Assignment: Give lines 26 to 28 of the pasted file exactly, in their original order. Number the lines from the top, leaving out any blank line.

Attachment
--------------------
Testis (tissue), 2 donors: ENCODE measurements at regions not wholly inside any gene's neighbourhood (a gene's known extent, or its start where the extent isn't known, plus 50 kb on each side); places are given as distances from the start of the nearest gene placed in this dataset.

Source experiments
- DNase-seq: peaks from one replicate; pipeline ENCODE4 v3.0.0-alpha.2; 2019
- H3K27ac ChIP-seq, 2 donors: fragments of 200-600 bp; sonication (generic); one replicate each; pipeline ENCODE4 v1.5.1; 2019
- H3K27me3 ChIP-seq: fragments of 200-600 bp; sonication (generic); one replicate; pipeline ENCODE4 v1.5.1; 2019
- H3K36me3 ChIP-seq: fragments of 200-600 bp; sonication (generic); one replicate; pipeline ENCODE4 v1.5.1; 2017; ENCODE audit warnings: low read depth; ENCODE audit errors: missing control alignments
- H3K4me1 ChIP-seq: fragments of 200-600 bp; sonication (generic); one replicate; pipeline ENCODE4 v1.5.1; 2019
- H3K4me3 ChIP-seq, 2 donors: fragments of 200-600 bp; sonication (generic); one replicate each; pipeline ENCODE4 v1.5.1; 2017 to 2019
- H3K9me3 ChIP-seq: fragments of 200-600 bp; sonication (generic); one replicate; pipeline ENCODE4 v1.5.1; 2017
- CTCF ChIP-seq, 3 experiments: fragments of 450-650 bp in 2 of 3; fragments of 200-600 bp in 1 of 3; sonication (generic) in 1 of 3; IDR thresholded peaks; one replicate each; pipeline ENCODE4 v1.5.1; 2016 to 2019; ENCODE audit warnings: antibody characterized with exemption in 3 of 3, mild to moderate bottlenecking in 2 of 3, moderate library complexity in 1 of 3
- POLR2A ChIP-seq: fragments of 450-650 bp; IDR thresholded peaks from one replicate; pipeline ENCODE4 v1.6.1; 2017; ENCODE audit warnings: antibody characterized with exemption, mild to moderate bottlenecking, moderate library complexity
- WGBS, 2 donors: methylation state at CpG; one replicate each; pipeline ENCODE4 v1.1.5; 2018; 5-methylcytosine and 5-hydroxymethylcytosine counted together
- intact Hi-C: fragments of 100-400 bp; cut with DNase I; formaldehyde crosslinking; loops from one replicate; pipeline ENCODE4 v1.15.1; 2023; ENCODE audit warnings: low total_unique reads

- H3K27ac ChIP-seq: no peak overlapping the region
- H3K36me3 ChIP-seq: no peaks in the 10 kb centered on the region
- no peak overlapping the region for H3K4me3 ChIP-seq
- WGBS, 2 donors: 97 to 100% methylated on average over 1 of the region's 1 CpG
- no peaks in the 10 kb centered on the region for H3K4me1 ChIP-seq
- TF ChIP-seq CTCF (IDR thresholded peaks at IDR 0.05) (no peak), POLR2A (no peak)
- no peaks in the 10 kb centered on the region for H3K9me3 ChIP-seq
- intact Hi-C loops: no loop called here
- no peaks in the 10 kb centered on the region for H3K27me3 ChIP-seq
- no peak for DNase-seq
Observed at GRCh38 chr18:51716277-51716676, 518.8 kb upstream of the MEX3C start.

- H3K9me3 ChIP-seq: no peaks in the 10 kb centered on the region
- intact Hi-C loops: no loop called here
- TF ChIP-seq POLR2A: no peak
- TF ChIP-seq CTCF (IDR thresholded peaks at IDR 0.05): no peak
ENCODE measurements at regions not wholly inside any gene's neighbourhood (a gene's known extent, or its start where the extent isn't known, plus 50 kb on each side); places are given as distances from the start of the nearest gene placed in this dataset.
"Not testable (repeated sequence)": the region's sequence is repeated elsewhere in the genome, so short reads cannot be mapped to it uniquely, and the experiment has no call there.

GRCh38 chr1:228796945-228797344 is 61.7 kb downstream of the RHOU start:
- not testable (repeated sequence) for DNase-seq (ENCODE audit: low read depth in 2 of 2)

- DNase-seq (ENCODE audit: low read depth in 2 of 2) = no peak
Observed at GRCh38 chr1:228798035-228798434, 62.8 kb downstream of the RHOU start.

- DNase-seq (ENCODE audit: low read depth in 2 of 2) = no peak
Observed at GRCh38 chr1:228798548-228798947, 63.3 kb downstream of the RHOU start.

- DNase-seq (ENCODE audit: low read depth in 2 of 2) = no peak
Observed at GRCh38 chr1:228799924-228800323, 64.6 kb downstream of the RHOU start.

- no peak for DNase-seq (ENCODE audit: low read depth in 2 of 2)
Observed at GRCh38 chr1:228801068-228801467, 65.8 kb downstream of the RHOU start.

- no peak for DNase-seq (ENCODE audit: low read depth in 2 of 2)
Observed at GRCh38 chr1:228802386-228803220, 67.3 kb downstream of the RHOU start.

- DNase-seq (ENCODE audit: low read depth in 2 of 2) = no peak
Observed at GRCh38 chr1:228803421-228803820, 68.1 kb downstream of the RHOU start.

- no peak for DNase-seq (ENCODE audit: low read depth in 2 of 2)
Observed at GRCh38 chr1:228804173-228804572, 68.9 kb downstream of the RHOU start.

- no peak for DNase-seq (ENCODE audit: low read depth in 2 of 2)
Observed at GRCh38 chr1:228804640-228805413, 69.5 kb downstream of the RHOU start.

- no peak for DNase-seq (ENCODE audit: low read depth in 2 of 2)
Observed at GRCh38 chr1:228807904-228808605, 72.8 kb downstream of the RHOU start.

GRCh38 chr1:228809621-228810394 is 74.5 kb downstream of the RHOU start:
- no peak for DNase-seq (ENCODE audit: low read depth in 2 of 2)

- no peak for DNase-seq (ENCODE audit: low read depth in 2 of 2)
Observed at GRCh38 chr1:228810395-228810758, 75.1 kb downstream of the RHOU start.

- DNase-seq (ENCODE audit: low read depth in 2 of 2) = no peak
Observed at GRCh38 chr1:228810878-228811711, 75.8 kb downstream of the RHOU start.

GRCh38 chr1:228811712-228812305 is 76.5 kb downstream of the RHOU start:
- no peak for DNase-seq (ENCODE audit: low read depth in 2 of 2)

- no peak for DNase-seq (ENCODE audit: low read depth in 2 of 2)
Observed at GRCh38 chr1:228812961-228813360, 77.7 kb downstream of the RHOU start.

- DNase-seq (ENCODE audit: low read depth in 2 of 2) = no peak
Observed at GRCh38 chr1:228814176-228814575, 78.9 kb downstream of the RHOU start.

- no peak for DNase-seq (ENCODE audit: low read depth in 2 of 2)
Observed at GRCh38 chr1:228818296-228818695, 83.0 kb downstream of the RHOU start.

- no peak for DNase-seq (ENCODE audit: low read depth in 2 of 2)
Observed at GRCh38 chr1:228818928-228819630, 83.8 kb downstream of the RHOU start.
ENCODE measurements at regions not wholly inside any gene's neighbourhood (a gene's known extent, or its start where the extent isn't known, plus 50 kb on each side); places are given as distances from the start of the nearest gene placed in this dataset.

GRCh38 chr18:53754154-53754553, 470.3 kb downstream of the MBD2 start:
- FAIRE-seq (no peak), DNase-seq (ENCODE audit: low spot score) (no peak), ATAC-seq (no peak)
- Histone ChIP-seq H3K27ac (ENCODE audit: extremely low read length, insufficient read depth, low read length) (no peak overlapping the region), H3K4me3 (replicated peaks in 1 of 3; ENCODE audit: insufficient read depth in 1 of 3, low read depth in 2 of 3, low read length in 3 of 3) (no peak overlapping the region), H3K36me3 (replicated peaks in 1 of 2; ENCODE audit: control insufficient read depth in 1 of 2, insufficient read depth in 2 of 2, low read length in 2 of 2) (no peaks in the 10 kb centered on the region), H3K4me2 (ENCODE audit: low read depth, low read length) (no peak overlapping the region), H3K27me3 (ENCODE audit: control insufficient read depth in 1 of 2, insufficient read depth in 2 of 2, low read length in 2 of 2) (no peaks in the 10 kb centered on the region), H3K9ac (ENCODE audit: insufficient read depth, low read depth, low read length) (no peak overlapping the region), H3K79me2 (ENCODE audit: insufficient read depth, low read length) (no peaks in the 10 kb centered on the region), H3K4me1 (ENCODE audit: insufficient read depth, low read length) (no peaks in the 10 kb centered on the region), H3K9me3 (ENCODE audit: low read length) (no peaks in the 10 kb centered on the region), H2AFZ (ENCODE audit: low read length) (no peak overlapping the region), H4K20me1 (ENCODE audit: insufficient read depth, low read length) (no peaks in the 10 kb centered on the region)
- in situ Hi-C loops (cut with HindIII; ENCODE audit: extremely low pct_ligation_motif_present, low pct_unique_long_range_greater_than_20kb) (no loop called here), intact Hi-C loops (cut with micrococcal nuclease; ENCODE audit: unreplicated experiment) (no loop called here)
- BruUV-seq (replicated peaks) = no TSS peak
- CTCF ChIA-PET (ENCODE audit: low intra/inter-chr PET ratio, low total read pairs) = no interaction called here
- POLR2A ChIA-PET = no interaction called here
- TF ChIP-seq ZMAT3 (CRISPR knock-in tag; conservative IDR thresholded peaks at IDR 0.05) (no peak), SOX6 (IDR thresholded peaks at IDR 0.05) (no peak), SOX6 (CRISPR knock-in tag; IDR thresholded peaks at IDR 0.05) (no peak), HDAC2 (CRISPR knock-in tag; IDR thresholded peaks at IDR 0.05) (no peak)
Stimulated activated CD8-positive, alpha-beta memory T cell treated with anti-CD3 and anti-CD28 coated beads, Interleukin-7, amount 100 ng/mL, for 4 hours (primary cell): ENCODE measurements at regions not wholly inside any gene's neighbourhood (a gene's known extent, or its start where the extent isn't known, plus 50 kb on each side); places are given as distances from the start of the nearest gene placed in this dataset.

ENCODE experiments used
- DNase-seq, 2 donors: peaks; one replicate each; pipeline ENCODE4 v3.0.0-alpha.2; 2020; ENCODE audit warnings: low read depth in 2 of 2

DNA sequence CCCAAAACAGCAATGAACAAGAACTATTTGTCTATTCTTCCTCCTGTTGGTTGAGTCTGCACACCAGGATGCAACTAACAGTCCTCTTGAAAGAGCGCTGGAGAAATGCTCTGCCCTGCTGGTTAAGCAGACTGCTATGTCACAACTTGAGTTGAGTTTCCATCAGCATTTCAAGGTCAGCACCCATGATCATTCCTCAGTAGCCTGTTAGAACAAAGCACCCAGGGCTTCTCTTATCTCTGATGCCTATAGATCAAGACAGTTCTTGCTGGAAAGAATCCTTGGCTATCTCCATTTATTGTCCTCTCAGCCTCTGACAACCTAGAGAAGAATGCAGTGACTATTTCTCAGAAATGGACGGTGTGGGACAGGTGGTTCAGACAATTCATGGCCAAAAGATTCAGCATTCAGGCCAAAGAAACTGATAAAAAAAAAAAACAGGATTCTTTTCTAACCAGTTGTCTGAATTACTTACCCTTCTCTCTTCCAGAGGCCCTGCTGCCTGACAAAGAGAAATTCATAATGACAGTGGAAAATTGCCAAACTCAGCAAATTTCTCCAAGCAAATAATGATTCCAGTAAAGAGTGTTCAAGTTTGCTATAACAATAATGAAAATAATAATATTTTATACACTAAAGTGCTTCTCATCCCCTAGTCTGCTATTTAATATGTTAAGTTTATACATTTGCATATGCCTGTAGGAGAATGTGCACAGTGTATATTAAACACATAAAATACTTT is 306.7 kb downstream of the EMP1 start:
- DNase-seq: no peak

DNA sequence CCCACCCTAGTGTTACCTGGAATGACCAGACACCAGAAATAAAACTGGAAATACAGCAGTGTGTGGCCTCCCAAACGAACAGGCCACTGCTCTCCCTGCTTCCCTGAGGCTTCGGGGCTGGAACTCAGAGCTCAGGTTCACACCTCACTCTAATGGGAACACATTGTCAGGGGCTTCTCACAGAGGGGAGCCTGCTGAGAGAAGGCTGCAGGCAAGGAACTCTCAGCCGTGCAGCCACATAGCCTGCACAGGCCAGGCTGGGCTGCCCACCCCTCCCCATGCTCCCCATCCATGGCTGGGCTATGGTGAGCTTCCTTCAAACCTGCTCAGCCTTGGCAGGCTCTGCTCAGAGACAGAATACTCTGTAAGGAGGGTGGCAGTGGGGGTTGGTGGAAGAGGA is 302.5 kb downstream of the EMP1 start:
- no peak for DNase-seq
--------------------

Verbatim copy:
- intact Hi-C loops: no loop called here
- TF ChIP-seq POLR2A: no peak
- TF ChIP-seq CTCF (IDR thresholded peaks at IDR 0.05): no peak